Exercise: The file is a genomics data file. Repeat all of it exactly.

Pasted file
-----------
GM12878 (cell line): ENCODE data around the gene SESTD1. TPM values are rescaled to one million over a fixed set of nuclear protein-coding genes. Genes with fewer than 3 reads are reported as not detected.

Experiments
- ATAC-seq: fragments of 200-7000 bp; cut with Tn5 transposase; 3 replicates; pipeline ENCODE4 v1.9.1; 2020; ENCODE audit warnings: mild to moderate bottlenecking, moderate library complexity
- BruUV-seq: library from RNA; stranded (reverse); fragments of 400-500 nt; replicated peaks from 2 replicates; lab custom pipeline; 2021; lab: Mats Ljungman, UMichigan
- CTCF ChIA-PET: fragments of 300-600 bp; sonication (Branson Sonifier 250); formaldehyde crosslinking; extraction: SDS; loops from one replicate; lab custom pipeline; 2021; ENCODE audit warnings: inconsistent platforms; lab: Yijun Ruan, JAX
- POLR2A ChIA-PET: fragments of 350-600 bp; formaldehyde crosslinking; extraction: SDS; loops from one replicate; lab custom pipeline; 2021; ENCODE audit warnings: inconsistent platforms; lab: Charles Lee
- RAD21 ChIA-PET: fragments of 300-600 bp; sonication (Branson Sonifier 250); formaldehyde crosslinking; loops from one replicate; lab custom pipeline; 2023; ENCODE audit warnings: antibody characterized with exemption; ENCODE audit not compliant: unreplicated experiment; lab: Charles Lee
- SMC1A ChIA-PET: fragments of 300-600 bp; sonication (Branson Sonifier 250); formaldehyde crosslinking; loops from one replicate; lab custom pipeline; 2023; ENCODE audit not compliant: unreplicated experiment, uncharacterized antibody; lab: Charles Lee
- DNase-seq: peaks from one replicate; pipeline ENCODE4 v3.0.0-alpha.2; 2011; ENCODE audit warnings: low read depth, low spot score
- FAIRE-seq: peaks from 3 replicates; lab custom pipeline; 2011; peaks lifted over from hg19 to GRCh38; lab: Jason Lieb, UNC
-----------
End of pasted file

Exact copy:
GM12878 (cell line): ENCODE data around the gene SESTD1. TPM values are rescaled to one million over a fixed set of nuclear protein-coding genes. Genes with fewer than 3 reads are reported as not detected.

Experiments
- ATAC-seq: fragments of 200-7000 bp; cut with Tn5 transposase; 3 replicates; pipeline ENCODE4 v1.9.1; 2020; ENCODE audit warnings: mild to moderate bottlenecking, moderate library complexity
- BruUV-seq: library from RNA; stranded (reverse); fragments of 400-500 nt; replicated peaks from 2 replicates; lab custom pipeline; 2021; lab: Mats Ljungman, UMichigan
- CTCF ChIA-PET: fragments of 300-600 bp; sonication (Branson Sonifier 250); formaldehyde crosslinking; extraction: SDS; loops from one replicate; lab custom pipeline; 2021; ENCODE audit warnings: inconsistent platforms; lab: Yijun Ruan, JAX
- POLR2A ChIA-PET: fragments of 350-600 bp; formaldehyde crosslinking; extraction: SDS; loops from one replicate; lab custom pipeline; 2021; ENCODE audit warnings: inconsistent platforms; lab: Charles Lee
- RAD21 ChIA-PET: fragments of 300-600 bp; sonication (Branson Sonifier 250); formaldehyde crosslinking; loops from one replicate; lab custom pipeline; 2023; ENCODE audit warnings: antibody characterized with exemption; ENCODE audit not compliant: unreplicated experiment; lab: Charles Lee
- SMC1A ChIA-PET: fragments of 300-600 bp; sonication (Branson Sonifier 250); formaldehyde crosslinking; loops from one replicate; lab custom pipeline; 2023; ENCODE audit not compliant: unreplicated experiment, uncharacterized antibody; lab: Charles Lee
- DNase-seq: peaks from one replicate; pipeline ENCODE4 v3.0.0-alpha.2; 2011; ENCODE audit warnings: low read depth, low spot score
- FAIRE-seq: peaks from 3 replicates; lab custom pipeline; 2011; peaks lifted over from hg19 to GRCh38; lab: Jason Lieb, UNC